Community participation: The programme was poorly perceived and not well accepted by communities at the start. However, continuous community engagement, sensitisation, and advocacy increased community acceptance and ownership over time. Awareness of local languages, norms, and health-seeking behaviours enabled positive contact with the community to support context-specific programme design and implementation.

Regular efforts were made to build good working relationships with community leaders to familiarise them with the FTFSG approach and gain their support. Fathers who were community leaders played dual roles through participation in FTFSGs and community dialogues, making it easier to encourage adoption of appropriate behaviours.

Programme monitoring: Implementation of a monitoring system allowed for ongoing identification of strengths and weaknesses in the FTFSG programme to support quality improvement. As well as tracking attendance, the system used standard IYCF tools to assess participant knowledge and behaviour change, and to evaluate the effectiveness of the support group facilitators. Regular feedback was provided to the facilitators and other stakeholders to identify areas for improvement and promote continuous learning.


Evaluation of impact: This assessment evaluates the impact of FTFSGs based on reported IYCF practices. Intervention groups may be more likely to report what they know they should be doing based on information provided during group meetings than comparison groups who have not participated. It is also possible that exposure to other interventions, such as mother-to-mother support groups, of which 46% and 21% of respondents from intervention and comparison households respectively were members, influenced the responses provided.

Strong gender and cultural norms: Gender norms dictate that fathers are responsible for providing for the household and this affected support group attendance in cases where sustaining livelihoods was prioritised. Similarly, while positive impacts have been documented for FTFSG members, some cultural norms do not support men’s involvement in household chores or in daily caregiving, limiting their adoption of key messages. Advocacy targeted at community leaders, along with sustained social and behaviour change communication strategies, were incorporated to address this.

Difficulties with programme implementation: A lack of comfortable locations for FTFSG meetings in the community made selecting appropriate venues a challenge. Some members had to host meetings in their own houses. Meeting schedules sometimes coincided with days designated for other activities – such as farming, markets, and food distribution. Liaising with group members flexibly was therefore required to ensure that feasible days were agreed upon.

The emergence of the 2020 COVID-19 pandemic also affected programme implementation and regular meetings were suspended for two months. Once reinstated, activities were adapted to include COVID-19 prevention and mitigation measures with guidance from the nutrition sector.

Sustainability: Ensuring the sustainability of the FTFSG programme has been challenging. Maintaining sufficient resources and the involvement of trained facilitators may not be feasible over the longer term. Few meetings have been recorded after participants graduated from the programme, indicating a lack of sustained mentorship and key message dissemination that may limit future impact and scalability.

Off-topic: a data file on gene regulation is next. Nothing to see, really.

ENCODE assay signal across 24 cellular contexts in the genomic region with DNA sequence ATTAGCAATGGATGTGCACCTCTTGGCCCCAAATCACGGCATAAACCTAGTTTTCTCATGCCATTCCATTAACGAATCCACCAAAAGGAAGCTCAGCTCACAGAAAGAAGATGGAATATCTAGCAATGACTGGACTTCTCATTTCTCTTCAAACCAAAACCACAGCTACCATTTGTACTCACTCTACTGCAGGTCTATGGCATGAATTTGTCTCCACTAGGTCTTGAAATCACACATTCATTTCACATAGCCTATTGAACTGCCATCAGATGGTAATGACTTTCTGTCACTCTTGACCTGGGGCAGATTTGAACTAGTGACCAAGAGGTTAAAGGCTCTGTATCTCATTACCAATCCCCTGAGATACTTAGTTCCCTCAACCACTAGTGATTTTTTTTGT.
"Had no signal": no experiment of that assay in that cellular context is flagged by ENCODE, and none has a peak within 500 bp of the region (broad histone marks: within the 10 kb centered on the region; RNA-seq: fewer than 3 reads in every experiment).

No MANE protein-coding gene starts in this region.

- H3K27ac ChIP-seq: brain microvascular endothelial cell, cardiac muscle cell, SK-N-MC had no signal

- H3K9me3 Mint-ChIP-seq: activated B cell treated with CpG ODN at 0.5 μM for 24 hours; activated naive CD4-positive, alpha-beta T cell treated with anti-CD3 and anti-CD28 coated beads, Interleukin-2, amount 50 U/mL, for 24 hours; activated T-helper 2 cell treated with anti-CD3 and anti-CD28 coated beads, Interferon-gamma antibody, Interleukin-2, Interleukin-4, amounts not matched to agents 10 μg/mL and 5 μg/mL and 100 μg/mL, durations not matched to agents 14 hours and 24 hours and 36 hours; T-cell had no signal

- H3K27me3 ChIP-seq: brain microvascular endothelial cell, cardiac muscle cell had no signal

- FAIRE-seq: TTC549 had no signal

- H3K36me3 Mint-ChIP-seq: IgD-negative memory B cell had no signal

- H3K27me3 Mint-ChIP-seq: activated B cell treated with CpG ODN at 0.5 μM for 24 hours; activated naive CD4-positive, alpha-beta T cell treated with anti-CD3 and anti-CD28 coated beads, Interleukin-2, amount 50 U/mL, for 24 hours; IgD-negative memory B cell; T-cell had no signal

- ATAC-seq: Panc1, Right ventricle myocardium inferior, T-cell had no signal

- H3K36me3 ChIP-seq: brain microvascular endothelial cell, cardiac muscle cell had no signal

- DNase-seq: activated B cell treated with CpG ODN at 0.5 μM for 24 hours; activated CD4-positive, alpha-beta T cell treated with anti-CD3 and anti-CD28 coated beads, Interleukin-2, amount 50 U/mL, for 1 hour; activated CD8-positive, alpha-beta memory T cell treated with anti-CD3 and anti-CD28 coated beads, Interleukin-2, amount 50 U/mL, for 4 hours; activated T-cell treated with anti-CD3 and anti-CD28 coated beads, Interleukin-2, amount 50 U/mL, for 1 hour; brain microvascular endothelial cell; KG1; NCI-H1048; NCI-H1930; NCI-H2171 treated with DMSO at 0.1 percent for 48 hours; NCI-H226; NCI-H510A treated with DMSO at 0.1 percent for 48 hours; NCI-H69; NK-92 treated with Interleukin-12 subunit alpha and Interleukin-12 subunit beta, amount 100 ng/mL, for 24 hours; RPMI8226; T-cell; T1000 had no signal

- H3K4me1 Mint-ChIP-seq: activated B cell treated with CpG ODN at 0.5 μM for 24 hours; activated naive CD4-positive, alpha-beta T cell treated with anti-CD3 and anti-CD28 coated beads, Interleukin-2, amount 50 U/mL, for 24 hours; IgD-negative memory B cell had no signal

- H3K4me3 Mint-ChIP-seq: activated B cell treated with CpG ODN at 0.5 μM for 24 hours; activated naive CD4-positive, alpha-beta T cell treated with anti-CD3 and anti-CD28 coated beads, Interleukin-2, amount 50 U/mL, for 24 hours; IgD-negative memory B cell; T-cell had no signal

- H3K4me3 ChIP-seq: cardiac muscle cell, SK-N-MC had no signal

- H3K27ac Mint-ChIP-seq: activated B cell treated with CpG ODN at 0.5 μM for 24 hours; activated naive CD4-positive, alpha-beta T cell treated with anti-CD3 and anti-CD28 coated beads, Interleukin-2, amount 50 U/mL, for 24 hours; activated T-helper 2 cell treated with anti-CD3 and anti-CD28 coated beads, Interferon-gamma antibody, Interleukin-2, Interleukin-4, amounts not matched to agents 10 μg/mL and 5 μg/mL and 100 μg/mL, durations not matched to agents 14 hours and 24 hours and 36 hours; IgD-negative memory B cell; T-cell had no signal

Insecurity: Security threats and population displacement disrupted some activities.


Findings from this evaluation indicate that fathers’ involvement in support group meetings has improved the uptake of recommended IYCF practices at household level, suggesting potential to contribute to reducing childhood malnutrition in vulnerable groups, such as those displaced by humanitarian crises. Other sectors could explore the use of FTFSGs to support adoption of other behaviours where gender and cultural norms influence acceptance within households.

FHI 360 plans to continue the approach in new projects being implemented, and to share these experiences and lessons learnt with other members of the Nutrition Cluster. However, expansion and sustainability of FTFSGs is critical to achieving optimal IYCF practices and more work is needed to understand how this may be achieved.

For more information, please contact Solomon Atuman at


Family Health International (2019) Borno State Health, WASH & Nutrition KAP Survey Report for the Integrated Humanitarian Assistance to North-East Nigeria Project (October 2018).

Lamstein S, Pérez-Escamilla R, Adeyemi S et al (2019) Impact of UNICEF’s Community Infant and Young Child Feeding (C-IYCF) Counselling Package on Priority IYCF Practices in Nigeria (P16-038-19). Current Developments in Nutrition. 3 (Supplement 1): P16-038-19.

Ministry of Health (2010) National Policy on Infant and Young Child Feeding in Nigeria. Abuja, Nigeria: Government of Nigeria.

National Population Commission (NPC) Nigeria and ICF (2019) Nigeria Demographic and Health Survey 2018. Abuja, Nigeria, and Rockville, Maryland, USA: NPC and ICF.

Nutrition Cluster and UNICEF (2022) North-East Nigeria nutrition & food security surveillance (NFSS), round 12 – August to September 2022, final report (December 2022).

OCHA (2023) Nigeria Humanitarian Response Plan 2023 (February 2023).

SPRING and USAID (2012) The Nigeria Community and Facility Infant and Young Child Feeding Package.

UNICEF (2023) Nutrition. UNICEF Nigeria.


1 In a quasi-experimental design, the randomisation is done after the intervention has taken place (a posteriori), rather than a priori, according to groups of people (communities in this case) rather than individuals.

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Reference this page

Solomon Atuman, Onesmus Langat, Alessandro Iellamo, Simon Idoko (). Father-to-father support groups in northern Nigeria: An emergency response initiative. Field Exchange 70, September 2023. p14.